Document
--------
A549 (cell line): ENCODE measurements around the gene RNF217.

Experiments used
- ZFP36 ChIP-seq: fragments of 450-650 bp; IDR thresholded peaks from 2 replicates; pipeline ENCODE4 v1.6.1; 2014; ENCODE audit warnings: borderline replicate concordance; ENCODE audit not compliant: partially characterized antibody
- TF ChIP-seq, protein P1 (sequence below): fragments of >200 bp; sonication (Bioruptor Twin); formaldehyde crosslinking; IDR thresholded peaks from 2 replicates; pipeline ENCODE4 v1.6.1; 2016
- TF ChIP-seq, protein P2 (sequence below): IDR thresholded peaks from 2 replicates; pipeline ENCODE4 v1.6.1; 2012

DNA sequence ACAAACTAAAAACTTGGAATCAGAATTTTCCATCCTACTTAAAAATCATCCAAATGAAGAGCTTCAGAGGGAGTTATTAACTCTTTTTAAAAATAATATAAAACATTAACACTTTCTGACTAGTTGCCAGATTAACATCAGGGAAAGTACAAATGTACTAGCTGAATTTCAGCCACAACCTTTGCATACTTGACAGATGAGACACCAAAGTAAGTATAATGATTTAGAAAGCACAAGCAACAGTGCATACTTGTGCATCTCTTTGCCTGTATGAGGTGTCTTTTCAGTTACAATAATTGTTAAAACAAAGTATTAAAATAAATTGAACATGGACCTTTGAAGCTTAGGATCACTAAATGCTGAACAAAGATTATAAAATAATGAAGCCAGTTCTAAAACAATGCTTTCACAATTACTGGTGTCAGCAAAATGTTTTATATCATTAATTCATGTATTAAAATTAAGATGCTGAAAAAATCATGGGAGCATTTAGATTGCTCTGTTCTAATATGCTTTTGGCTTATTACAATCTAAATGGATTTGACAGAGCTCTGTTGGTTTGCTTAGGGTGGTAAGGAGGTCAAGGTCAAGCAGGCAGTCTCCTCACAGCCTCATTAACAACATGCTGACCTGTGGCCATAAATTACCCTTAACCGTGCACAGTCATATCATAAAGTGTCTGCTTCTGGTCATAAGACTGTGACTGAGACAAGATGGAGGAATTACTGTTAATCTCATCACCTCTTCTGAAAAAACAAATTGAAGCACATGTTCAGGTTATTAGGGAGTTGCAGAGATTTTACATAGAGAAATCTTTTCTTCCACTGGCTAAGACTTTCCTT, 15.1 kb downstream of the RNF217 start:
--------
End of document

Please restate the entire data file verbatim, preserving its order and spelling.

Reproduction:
A549 (cell line): ENCODE measurements around the gene RNF217.

Experiments used
- ZFP36 ChIP-seq: fragments of 450-650 bp; IDR thresholded peaks from 2 replicates; pipeline ENCODE4 v1.6.1; 2014; ENCODE audit warnings: borderline replicate concordance; ENCODE audit not compliant: partially characterized antibody
- TF ChIP-seq, protein P1 (sequence below): fragments of >200 bp; sonication (Bioruptor Twin); formaldehyde crosslinking; IDR thresholded peaks from 2 replicates; pipeline ENCODE4 v1.6.1; 2016
- TF ChIP-seq, protein P2 (sequence below): IDR thresholded peaks from 2 replicates; pipeline ENCODE4 v1.6.1; 2012

DNA sequence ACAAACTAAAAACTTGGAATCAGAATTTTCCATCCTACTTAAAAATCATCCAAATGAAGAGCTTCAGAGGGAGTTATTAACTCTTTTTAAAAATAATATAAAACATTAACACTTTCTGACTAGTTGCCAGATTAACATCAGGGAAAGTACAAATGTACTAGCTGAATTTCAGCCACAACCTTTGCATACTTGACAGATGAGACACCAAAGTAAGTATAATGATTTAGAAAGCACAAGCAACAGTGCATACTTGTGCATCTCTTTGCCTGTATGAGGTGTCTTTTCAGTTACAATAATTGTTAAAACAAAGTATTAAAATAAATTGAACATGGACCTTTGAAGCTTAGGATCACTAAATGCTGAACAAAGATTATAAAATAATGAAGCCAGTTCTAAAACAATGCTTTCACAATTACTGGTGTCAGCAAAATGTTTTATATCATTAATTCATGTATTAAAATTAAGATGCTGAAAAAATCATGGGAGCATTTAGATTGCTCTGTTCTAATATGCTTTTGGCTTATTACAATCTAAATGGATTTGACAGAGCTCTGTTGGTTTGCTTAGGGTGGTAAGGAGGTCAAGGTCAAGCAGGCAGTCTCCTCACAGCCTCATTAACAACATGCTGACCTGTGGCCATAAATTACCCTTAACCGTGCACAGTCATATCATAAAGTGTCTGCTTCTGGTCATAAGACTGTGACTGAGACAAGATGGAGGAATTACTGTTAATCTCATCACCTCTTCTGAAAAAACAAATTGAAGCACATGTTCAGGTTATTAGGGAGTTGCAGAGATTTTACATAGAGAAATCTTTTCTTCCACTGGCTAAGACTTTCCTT, 15.1 kb downstream of the RNF217 start: